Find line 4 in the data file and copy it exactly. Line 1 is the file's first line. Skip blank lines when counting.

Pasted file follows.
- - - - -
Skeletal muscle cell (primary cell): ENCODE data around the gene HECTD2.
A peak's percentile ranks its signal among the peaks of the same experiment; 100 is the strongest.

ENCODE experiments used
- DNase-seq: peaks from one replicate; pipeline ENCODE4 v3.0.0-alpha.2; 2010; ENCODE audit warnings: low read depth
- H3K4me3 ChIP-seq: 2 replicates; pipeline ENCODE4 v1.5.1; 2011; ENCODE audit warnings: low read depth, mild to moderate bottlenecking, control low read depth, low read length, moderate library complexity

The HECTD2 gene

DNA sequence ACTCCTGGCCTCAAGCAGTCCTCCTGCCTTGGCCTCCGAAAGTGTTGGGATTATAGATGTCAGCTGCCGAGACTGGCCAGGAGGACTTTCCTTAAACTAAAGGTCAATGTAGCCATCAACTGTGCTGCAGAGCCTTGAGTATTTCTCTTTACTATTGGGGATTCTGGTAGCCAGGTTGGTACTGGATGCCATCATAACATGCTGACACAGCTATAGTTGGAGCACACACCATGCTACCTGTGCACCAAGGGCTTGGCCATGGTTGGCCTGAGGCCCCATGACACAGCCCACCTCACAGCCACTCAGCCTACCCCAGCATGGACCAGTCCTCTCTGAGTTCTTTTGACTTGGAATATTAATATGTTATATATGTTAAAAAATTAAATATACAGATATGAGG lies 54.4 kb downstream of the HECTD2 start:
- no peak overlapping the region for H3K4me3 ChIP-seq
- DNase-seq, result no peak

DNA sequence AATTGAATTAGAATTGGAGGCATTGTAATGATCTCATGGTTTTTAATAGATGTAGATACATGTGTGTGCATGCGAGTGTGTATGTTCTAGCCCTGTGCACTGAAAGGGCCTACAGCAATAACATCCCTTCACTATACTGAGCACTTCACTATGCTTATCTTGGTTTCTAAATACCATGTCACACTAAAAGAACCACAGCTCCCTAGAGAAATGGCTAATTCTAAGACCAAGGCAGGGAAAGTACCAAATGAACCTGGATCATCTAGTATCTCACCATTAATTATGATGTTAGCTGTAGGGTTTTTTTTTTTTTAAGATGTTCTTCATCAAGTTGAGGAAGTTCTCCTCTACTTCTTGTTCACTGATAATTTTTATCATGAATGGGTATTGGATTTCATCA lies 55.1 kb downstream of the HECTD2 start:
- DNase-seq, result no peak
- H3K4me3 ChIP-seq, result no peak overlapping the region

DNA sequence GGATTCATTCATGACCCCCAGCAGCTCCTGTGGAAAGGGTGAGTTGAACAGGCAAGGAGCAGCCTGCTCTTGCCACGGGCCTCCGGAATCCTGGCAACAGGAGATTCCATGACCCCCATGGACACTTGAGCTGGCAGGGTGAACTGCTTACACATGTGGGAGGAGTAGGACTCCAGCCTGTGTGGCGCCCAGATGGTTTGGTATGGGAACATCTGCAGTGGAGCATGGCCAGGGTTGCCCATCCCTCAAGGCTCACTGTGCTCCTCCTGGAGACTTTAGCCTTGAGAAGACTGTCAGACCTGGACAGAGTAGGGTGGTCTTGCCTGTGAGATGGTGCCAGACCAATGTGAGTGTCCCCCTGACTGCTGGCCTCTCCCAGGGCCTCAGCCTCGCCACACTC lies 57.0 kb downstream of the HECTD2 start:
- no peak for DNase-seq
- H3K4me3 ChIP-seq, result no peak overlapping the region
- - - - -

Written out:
- DNase-seq: peaks from one replicate; pipeline ENCODE4 v3.0.0-alpha.2; 2010; ENCODE audit warnings: low read depth